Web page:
Republican presidential candidate John McCain opposes adoptions by gay parents. Last week in an interview with The New York Times he stated, “I think that we’ve proven that both parents are important in the success of a family so, no, I don’t believe in gay adoption.” A few days later he clarified his comment, stating that the issue should be decided by individual states.
I believe it is easier for a child to grow up in a home with two loving heterosexual parents, because it saves the child from the occasional unpleasant experience of having to explain why he or she has two mommies or two daddies. But surely that is small potatoes when compared with the alternative of keeping these children in orphanages where they have no loving parents to care for them. And, of course, having one loving parent is far better than two hateful parents, heterosexual or homosexual.
I’ve always been impressed that the adults I know who were raised by a single mother are well adjusted. They tell me they received all the parental love and attention any child could have wished for.
There are certainly adoptions that should never have occurred. We recently learned of a woman in Florida who adopted 11 children from New York City’s foster care system, apparently for the government subsidies that accompanied each adoption. She reportedly physically abused the children. A New York judge sentenced her to nearly 11 years in prison for abusing the children and for using false names and addresses to adopt them.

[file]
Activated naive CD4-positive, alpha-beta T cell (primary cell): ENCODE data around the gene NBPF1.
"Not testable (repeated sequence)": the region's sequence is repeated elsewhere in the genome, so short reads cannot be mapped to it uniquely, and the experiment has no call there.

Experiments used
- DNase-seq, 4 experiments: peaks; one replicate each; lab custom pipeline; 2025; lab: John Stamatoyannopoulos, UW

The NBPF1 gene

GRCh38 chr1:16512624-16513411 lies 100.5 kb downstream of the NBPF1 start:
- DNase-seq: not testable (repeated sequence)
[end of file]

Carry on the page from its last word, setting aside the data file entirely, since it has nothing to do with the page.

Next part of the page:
That outrage is in part the fault of the government for failing to engage in adequate oversight of her and the children. There are predators, both straight and gay, but I believe that overwhelming straight or gay adoptive parents love their children.
John McCain, who is a very decent man and himself an adoptive parent, should re-examine his position, and not simply fall back on the defense that it is a state issue. While I agree that adoption is and should be regulated by states rather than the federal government, that is not the point. The point is that being adopted by a single gay or lesbian or gay couple is far better for a child than growing up in an orphanage.
According to The New York Times, “Currently only Florida has a broad ban on gay adoptions.” South Beach residents should make this issue a priority in the next state election.
New Policy for N.Y. Police
After the 2006 police shooting of Sean Bell, New York City Police Commissioner Ray Kelly adopted a new policy, requiring that on-or off-duty police officers who shoot anyone must submit to a breath analysis test to ascertain their sobriety at the time of the shooting. That policy, which according to The New York Times does not demand a zero score, is a wise safeguard. The Police Department will then judge whether the conduct of a cop who has been drinking was consistent with his obligations as a member of the force.
On July 13, off-duty police detective Ivan Davison was accused of wounding a man outside a nightclub in St. Albans, Queens. His sobriety test revealed his blood-alcohol level to be slightly over the legal limit for driving, and he was suspended from the force.